have encountered Jesus Christ through personal and liturgical prayer, in the chapel, the classroom and through co-curricular activities.
understand all that is good, true and beautiful in this world is a gift that comes with responsibilities from God, who is the fullness of all that is good, true and beautiful.
fully shared in the Church as a sign of communion to each other and Jesus Christ.
learned that the Eucharist is the source and summit of the Christian life.
Have felt the healing mercy of Jesus Christ extended to us through the sacrament of reconciliation.
Have respect for and promote the inherent equal dignity of every person, especially the poor, unborn and elderly.
foster a desire for holiness and continuous conversion to Jesus Christ, despite imperfections, in pursuit of their God given vocation to be single, married, a priest or religious.
know that “the human body includes right from the beginning…the capacity of expressing love, that love in which the person becomes a gift—and by means of this gift—fulfills the meaning of his being and existence” (Theology of the Body, Jan. 16, 1980)
received excellent theological formation in the classroom, and powerful, tangible Christ-centered conversion opportunities on retreat.
Prepared through reason: Students upon graduation,
understand that faith is not contrary to reason, but that “Faith and reason are like two wings on which the human spirit rises to the contemplation of the truth; and God has placed in the human heart a desire to know the truth—in a word, to know himself” (Fides et Ratio, 1)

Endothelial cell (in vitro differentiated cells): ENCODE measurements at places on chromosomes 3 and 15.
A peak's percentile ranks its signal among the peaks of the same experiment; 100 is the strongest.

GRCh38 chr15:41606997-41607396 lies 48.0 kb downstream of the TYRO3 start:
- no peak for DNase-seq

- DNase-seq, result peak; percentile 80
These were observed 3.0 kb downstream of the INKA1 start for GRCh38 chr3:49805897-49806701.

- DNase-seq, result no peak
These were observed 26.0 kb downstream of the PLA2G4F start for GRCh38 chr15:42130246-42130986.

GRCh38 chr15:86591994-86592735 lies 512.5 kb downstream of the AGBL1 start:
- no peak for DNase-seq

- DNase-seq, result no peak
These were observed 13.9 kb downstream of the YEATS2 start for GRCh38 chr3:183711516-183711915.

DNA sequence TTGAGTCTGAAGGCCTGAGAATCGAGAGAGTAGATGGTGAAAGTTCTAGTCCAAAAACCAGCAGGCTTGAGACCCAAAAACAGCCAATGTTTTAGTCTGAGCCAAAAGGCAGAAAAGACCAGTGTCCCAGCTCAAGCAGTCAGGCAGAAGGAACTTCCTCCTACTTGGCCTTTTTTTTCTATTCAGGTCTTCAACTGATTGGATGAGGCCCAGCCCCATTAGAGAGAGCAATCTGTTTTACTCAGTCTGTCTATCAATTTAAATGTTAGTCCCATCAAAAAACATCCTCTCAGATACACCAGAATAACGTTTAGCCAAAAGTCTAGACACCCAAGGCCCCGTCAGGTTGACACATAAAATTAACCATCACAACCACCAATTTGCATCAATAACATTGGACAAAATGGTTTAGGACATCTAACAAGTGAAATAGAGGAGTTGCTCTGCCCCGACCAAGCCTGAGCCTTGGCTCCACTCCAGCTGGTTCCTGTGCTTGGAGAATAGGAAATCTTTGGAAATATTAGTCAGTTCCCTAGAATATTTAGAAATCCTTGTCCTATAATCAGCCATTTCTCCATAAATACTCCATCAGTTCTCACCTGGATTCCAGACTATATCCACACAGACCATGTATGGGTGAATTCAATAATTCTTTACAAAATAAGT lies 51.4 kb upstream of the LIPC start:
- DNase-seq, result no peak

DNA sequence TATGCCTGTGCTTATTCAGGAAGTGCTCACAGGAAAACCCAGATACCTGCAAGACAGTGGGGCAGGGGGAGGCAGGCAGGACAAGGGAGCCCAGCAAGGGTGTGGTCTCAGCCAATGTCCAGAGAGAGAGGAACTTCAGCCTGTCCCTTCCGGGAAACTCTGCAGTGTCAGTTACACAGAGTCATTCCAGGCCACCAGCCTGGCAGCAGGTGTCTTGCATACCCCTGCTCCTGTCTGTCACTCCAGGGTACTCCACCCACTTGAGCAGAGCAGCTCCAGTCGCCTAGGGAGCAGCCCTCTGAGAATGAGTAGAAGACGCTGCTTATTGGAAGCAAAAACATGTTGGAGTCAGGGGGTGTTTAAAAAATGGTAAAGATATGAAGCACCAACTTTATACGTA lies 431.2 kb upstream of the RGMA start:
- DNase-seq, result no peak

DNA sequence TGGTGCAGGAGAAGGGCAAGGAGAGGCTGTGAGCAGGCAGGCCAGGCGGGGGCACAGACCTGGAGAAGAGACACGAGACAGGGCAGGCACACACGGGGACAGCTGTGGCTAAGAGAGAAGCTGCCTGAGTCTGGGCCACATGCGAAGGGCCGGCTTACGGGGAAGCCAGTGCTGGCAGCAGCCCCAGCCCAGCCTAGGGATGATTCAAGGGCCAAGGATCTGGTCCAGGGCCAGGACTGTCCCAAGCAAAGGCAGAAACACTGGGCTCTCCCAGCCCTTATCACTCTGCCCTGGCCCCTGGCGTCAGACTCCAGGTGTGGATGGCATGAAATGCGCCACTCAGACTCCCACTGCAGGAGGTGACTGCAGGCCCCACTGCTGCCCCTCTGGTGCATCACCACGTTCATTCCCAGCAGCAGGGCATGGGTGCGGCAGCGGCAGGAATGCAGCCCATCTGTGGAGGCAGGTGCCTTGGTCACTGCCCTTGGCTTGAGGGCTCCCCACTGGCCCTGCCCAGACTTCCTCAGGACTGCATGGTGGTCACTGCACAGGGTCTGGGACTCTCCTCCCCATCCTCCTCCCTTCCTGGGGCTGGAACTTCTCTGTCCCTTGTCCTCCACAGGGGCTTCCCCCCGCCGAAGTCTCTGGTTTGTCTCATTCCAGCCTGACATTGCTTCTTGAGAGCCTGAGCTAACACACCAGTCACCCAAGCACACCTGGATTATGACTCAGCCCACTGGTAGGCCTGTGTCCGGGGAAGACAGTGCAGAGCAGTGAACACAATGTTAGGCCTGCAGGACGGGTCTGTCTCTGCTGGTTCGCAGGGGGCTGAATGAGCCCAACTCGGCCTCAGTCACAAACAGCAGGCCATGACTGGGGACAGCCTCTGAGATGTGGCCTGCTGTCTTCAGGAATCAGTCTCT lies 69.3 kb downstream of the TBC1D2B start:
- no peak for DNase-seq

have a well-rounded college preparatory education, completing academic skills required for college or some other form of advanced education.
have collaborated with their peers in solving problems as a team and participated in project-based learning in the areas of Science, Technology, Religion, Engineering, Arts and Mathematics.
become able to evaluate the reliability and validity of digital information and are able to work efficiently and effectively in a technological world.
become a life-long learner, able to apply critical thinking and problem-solving skills.
developed competence in oral and written expression that evidences sound analytical thinking and persuasive rhetoric.
Serving in virtue: Students upon graduation,
understand the importance of living out the Gospel of Jesus Christ in solidarity with their brothers and sisters in the community through acts of charity and works of mercy.
understand the importance of being a servant leader with humility and integrity through sharing their gifts and talents with others.
Understand the importance of evaluating moral choices based on an understanding of Catholic teaching and values.
respect cultural, socio-economic and intellectual differences, and accept constructive and non-constructive criticism with emotional maturity and charity.
Understand their role in local church engagement, so as to nurture our faith and communal life, while giving glory to God.